I pointed out that the northwest territory had once been assigned to Virginia and that at the time of the man’s birth, the late 1700s, it was possible that the named location was somewhere else but under that jurisdiction. Seriously, once upon a time, in what is now Indiana, deeds were to be presented to Williamsburg, Virginia. Crazy, huh?!

I asked him if he had looked at online family trees for clues, warning him about unsourced or poorly sourced trees. He hadn’t. I brought up Ancestry but my personal version since the library edition that is available doesn’t give patrons the option to search public member trees.

I knew I had a few Hulls in my tree as my Revolutionary War patriot, John Duer’s sister married a Hull. I figured a lot of people would have the Hulls in their tree as it sounds to me like a common name.

Imagine my surprise when I looked at public trees and discovered my tree contained the information he needed.

Umm, yes, we were distant cousins. I then brought up so he could see the will which named parents and siblings. I’ve complained about that will for YEARS as my John’s will omit his deceased children and I wished that he had done the same as his brother-in-law – named everyone.

I then showed him I’d taken the Duers back to Merry Ole England and that he was eligible for several lineage societies. He had no idea and needed time to process this. Nothing like showing up in a downpour with two documents and leaving in the sunshine with hundreds more already nicely packaged for you.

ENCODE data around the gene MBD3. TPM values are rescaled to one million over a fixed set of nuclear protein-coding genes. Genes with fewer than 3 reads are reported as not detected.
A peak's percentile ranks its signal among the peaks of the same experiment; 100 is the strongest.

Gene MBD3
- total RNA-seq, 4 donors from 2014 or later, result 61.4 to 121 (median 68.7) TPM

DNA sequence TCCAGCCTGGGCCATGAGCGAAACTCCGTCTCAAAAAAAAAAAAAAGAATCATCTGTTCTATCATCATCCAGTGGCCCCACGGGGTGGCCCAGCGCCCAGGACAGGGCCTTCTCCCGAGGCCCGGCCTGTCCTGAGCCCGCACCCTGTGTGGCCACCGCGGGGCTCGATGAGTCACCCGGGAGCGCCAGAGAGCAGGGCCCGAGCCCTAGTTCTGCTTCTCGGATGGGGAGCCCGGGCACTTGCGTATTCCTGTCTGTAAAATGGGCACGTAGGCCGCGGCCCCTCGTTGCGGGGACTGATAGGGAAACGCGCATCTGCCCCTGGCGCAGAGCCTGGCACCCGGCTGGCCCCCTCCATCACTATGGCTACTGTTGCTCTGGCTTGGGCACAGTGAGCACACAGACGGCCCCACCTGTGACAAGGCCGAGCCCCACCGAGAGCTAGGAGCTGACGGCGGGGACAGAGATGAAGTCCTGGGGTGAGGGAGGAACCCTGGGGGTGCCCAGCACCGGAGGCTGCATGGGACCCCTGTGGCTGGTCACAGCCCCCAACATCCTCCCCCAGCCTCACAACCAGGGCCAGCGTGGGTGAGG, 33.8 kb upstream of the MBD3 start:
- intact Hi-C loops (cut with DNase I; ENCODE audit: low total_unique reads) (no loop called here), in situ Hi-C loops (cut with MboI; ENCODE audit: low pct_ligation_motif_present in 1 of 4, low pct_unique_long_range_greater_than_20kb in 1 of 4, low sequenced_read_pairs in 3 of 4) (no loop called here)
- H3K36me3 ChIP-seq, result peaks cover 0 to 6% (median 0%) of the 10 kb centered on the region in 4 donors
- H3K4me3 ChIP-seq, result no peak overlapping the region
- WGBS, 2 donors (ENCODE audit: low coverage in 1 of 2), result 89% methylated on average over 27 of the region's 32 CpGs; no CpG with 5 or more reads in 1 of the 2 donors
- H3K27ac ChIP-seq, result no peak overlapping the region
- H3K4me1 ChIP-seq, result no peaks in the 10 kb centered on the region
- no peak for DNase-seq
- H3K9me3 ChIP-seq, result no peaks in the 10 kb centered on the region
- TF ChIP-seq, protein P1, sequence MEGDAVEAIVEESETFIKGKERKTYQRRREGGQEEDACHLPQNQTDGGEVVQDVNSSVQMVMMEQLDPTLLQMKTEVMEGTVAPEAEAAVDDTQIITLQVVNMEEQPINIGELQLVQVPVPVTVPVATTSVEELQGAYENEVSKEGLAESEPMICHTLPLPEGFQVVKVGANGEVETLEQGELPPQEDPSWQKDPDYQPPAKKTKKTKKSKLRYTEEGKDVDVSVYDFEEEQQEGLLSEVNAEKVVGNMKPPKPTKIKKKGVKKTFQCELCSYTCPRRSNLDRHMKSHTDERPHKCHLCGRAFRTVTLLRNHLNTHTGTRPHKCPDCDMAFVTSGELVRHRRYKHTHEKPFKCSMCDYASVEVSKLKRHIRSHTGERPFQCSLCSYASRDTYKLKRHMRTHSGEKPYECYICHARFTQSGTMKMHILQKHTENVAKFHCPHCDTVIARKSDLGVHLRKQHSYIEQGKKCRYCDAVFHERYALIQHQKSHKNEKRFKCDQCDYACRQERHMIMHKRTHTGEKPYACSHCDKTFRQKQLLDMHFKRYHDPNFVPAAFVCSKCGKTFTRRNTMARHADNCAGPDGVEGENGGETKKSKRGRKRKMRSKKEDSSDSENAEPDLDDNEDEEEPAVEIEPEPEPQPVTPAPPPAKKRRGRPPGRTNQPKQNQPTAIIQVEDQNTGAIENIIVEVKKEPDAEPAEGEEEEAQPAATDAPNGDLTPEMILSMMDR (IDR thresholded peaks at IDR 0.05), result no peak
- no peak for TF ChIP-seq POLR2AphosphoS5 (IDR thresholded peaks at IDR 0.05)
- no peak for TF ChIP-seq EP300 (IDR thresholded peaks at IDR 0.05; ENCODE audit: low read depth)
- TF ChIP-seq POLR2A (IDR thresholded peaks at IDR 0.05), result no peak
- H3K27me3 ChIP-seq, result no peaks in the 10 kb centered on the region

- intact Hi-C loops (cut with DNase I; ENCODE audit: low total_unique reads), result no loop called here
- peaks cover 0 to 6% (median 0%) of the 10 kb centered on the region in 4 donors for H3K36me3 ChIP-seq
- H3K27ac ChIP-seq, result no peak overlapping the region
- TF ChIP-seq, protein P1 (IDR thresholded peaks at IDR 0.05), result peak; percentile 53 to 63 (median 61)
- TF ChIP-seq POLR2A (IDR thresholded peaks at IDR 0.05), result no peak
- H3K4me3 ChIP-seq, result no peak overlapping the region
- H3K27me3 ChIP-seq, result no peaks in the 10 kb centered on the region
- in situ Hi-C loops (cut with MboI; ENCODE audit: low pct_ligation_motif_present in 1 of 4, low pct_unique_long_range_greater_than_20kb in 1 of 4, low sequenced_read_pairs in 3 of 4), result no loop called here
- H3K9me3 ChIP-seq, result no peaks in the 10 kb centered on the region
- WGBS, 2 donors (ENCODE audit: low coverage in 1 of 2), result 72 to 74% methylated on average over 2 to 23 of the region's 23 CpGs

But that’s not all. I decided to stop at another library on my way home to look at a book that the deceased author’s daughter had emailed me about that might be of help for a cemetery project I’m working on with a local high school. I went directly to the librarian and told him I didn’t have the name of the book but knew the author and publisher’s date. He found it for me in seconds. Yes, it had EXACTLY what I was looking for. Pleased, I put the book on the cart to be refiled. Then I stopped at the cemetery but no one was in the office. Sigh.

I didn’t check my email until I got home but I could hear it pinging. Sure enough, an email, related to what I had just accomplished.

It was sent by the author’s daughter while I was in the library. She had pulled out the copy she owned and sent me a list of former residents I could use in the cemetery tour. While reading the email I got a call from a friend and fellow member of our local genealogy society. A few minutes after I left the library she had arrived with the intent on looking at the same book as she had read in the newspaper that a barn was being moved from a neighboring county to our county to use for horses during the fair. The barn was coming from one of her great uncle’s farms. That family had lived in our county but relocated to a neighboring county in the 1800s. She remembered while reading the article she had intended to confirm a burial date on the now unreadable stone for this several times great aunt buried in our county.

When she arrived at the library she couldn’t find the book on the shelf so she went to the librarian and he told her Lori Samuelson had just used it. They went to the cart and there it was, right where I left it to be reshelved. See, they know me well in this library and I always return the items to the cart for reshelving as that is their policy.